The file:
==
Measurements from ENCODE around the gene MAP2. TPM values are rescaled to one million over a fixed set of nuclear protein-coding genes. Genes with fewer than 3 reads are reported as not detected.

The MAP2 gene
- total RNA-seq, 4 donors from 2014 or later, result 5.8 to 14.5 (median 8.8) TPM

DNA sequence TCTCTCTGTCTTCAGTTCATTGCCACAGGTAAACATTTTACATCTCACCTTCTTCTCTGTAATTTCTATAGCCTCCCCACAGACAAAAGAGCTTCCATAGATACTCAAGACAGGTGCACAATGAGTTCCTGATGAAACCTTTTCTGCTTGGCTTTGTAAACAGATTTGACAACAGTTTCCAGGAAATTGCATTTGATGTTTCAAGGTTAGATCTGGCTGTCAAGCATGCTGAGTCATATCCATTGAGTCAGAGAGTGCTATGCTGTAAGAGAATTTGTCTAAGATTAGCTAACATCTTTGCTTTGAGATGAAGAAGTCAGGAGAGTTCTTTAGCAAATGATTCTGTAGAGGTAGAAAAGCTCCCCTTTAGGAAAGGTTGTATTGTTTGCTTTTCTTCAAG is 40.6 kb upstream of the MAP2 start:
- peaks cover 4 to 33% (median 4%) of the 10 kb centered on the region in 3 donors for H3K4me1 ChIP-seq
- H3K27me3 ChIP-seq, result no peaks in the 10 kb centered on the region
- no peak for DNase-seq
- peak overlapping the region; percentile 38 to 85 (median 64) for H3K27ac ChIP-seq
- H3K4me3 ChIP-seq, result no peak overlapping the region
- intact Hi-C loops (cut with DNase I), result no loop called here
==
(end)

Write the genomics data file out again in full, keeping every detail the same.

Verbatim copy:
Measurements from ENCODE around the gene MAP2. TPM values are rescaled to one million over a fixed set of nuclear protein-coding genes. Genes with fewer than 3 reads are reported as not detected.

The MAP2 gene
- total RNA-seq, 4 donors from 2014 or later, result 5.8 to 14.5 (median 8.8) TPM

DNA sequence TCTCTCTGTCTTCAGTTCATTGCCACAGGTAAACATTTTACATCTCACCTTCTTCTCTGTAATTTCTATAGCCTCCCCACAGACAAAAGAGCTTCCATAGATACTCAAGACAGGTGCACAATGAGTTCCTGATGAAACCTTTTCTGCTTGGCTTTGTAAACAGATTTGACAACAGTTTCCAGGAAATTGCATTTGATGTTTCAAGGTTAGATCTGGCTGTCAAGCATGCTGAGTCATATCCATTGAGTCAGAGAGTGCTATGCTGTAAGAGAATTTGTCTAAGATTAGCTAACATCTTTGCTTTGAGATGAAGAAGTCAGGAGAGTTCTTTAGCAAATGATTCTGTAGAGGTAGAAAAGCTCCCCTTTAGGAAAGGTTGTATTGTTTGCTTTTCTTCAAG is 40.6 kb upstream of the MAP2 start:
- peaks cover 4 to 33% (median 4%) of the 10 kb centered on the region in 3 donors for H3K4me1 ChIP-seq
- H3K27me3 ChIP-seq, result no peaks in the 10 kb centered on the region
- no peak for DNase-seq
- peak overlapping the region; percentile 38 to 85 (median 64) for H3K27ac ChIP-seq
- H3K4me3 ChIP-seq, result no peak overlapping the region
- intact Hi-C loops (cut with DNase I), result no loop called here